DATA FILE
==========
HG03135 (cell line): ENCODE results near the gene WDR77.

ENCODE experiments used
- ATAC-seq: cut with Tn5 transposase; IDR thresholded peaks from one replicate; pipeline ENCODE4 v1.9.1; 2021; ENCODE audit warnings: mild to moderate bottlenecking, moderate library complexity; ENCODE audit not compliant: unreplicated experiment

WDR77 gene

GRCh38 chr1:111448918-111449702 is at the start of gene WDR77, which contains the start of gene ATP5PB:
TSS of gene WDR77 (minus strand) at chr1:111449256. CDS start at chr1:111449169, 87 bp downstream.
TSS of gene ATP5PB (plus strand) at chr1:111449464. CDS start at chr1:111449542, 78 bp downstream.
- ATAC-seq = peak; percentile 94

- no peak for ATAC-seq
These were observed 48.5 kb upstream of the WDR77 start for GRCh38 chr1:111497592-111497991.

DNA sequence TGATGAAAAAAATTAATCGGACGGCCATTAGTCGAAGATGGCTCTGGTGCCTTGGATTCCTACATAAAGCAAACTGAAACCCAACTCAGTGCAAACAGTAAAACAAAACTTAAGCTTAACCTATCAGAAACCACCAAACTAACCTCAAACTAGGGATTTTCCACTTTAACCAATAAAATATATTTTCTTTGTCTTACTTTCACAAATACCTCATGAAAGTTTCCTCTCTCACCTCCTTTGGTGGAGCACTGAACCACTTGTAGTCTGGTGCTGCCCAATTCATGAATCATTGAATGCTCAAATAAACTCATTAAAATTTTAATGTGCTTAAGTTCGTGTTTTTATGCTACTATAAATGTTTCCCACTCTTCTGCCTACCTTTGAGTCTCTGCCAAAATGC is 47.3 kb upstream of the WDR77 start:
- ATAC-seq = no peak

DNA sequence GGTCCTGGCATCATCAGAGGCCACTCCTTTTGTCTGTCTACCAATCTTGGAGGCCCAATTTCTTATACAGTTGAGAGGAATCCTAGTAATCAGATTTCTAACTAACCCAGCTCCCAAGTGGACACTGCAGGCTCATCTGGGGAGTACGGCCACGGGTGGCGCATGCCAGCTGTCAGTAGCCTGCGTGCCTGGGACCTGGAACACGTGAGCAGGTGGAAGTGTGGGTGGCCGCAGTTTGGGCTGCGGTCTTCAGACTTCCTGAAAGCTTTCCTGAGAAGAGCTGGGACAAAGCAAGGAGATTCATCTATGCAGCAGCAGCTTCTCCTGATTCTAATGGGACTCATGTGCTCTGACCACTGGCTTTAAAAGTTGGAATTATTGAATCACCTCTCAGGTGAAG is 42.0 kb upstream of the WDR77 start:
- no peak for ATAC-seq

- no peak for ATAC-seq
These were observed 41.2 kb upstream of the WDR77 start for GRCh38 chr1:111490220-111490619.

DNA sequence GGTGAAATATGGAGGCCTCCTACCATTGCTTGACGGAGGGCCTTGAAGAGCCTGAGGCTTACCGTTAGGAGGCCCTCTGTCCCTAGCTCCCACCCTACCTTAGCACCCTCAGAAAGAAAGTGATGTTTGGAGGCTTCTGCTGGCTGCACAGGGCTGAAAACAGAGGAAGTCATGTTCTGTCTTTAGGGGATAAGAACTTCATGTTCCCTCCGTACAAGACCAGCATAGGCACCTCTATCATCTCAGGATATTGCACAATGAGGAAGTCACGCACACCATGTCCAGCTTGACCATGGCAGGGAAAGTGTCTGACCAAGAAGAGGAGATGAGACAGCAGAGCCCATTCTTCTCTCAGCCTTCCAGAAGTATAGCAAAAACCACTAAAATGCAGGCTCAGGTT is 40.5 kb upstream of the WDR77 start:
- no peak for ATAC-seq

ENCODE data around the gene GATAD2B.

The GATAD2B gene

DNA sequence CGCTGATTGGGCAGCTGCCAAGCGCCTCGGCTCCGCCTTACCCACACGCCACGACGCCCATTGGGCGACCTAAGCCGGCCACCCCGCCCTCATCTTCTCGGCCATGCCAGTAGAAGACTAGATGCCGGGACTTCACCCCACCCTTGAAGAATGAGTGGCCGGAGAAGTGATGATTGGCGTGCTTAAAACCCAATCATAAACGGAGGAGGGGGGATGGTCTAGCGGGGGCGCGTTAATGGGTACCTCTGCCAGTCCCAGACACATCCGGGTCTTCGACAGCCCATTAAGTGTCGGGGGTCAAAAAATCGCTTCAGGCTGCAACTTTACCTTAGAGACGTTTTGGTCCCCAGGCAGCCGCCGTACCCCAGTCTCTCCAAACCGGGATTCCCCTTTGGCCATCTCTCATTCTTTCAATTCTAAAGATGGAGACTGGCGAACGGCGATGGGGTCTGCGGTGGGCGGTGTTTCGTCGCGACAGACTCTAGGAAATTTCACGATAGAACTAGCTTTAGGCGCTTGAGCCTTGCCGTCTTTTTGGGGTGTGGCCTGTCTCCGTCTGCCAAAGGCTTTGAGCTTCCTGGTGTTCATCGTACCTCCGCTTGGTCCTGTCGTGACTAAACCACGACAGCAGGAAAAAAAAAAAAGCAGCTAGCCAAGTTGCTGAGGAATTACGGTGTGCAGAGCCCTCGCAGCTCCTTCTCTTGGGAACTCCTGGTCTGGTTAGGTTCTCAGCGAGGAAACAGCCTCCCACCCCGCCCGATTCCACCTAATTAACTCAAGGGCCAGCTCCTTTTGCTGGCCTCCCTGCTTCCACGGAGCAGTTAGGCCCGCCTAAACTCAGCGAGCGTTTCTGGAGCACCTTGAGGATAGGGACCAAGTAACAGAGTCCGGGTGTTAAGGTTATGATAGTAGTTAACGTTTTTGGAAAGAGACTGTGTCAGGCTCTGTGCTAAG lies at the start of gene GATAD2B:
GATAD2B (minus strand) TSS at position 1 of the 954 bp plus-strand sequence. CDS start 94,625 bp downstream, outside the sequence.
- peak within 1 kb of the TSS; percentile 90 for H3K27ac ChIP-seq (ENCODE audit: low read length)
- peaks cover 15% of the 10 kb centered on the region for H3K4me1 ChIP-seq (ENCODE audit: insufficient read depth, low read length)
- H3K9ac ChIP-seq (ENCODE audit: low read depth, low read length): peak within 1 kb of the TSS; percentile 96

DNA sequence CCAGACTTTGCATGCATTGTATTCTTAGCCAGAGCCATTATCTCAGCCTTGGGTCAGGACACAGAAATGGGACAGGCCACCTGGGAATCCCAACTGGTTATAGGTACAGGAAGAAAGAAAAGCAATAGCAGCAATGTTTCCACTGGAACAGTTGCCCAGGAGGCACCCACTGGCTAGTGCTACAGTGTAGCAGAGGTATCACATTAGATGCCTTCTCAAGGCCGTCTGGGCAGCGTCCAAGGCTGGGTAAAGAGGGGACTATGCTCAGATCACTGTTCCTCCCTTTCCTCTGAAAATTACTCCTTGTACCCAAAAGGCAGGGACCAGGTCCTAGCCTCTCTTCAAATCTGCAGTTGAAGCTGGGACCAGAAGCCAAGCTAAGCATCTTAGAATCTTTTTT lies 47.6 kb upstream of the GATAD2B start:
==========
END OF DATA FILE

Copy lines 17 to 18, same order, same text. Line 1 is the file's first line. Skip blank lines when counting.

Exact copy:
DNA sequence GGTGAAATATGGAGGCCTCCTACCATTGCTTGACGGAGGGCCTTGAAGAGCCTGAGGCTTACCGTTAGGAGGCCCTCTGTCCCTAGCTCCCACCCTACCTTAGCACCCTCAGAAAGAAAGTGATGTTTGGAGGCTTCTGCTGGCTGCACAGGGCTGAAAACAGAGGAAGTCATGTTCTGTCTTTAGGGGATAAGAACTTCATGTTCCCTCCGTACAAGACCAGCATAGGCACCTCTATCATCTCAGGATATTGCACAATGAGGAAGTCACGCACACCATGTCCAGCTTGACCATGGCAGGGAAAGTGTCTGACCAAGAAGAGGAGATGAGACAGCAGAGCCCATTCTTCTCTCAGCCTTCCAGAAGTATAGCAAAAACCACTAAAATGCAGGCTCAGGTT is 40.5 kb upstream of the WDR77 start:
- no peak for ATAC-seq